Saturday, July 30, 2011
The Forsyth County Board of Commissioners, an elected body that governs Forsyth County, North Carolina, begins each of its meetings with a prayer and the pledge of allegiance.
The practice in this situation, according to an opinion from the Fourth Circuit, violated the Establishment Clause of the First Amendment. Affirming the district judge, who adopted a magistrate's findings, while the Board took "a hands-off approach to the actual content of the prayers," using clergy from a list, the actual prayers delivered frequently contained references to Jesus Christ, such as "We pray this all in the name under whom is all authority, the Lord Jesus Christ." After some initial dispute, the Board attempted to clarify its policy, but still, almost four-fifths of the prayers referred to "Jesus," "Jesus Christ," "Christ," or "Savior," closing the prayer by mentioning Jesus. According to the Fourth Circuit panel, "None of the prayers mentioned non-Christian deities."
The panel stated, "At its core, this is not a case about the Establishment Clause in general, but about legislative prayer in particular. This distinction is critical, for legislative prayer lies at the heart of two intersecting realities."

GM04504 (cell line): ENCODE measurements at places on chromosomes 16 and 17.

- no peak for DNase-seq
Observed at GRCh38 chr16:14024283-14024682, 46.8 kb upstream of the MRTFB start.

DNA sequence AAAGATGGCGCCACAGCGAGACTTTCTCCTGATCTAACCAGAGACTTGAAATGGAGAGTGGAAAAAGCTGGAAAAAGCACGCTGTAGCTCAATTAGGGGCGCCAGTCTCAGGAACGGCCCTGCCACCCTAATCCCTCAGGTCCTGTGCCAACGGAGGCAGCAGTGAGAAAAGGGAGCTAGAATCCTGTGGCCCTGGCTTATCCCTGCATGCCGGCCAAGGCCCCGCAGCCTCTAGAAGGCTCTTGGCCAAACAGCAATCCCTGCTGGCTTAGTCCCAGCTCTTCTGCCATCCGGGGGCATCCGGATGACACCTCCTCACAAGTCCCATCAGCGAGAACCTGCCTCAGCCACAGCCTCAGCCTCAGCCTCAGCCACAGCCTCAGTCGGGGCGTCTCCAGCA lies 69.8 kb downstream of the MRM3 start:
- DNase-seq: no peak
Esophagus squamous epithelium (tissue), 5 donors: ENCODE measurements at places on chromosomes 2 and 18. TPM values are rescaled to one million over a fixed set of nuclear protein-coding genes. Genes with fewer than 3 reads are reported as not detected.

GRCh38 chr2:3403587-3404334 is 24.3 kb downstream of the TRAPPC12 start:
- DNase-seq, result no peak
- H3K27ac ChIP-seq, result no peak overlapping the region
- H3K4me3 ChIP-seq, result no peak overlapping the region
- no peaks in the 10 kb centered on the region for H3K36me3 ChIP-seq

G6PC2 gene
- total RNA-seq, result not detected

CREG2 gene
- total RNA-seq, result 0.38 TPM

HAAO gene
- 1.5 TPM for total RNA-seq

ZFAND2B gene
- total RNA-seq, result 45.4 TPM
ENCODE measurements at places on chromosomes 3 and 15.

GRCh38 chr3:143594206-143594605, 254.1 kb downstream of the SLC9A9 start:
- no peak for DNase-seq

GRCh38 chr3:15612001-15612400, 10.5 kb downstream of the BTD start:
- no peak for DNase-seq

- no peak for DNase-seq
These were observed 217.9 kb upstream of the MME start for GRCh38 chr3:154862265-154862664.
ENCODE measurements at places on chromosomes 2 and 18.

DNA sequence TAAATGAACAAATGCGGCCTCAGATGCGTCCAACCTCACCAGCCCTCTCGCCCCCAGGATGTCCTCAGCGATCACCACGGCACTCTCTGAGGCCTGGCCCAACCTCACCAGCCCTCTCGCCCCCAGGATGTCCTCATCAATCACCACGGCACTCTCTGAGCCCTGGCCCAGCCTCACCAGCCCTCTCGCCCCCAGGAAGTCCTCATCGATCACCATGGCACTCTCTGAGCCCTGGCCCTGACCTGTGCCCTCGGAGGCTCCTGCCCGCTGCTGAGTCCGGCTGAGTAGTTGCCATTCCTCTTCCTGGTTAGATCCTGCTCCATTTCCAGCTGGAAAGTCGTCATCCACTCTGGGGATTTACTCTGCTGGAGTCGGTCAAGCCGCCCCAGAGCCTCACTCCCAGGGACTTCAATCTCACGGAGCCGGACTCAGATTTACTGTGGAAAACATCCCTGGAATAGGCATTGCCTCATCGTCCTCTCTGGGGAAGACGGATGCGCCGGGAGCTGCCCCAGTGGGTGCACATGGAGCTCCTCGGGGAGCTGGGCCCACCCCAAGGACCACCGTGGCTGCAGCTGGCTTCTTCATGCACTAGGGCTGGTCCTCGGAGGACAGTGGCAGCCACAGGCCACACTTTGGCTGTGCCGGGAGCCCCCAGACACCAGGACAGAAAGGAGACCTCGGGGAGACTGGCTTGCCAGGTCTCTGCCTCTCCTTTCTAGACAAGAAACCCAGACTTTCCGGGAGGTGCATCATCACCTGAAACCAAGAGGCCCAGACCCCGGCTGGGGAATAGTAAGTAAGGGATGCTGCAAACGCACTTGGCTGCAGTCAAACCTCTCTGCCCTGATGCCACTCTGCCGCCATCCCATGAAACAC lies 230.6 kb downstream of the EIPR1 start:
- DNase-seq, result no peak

The first reality is that legislative prayer "is deeply embedded in the history and tradition of this country," and as such, has been upheld by the United States Supreme Court in Marsh v. Chambers, 463 U.S. 783, 786 (1983).
The second reality is that legislative prayer risks offending the Establishment Clause precept that the government may not prefer one particular sect or creed over another. Legislative prayer should be welcoming and inclusive and as nonsectarian as possible.
The frequent and repeated references to Christ, as well as to specific tenets of Christianity, including discussions of "Calvary," placed these practices over the line of what is permissible under the Establishment Clause. While the Board's stated policy was permissible and neutral, the manner in which it was implemented was a different matter. Importantly, as the panel noted, "citizens attending Board meetings hear the prayers, not the policy."
Circuit Judge Niemeyer wrote a lengthy and vigorous dissent, arguing that the majority reduces prayer to a "civil nicety," an accusation which the majority discussed in its opinion. The dissenting judge found fault with the majority's attempt to "legislate" a "government censorship of religious expression" "based on the imprecise notion of nonsectarianism, bowing to political correctness or universal inoffensiveness.
While there is some dispute regarding the facts between the majority and the dissent - - - just how focused on Jesus were the prayers that were delivered? - - -precedent seems strongly weighted in favor of the majority's conclusion.
[image: from La Saeta, Julio Romero de Torres, 1918, via]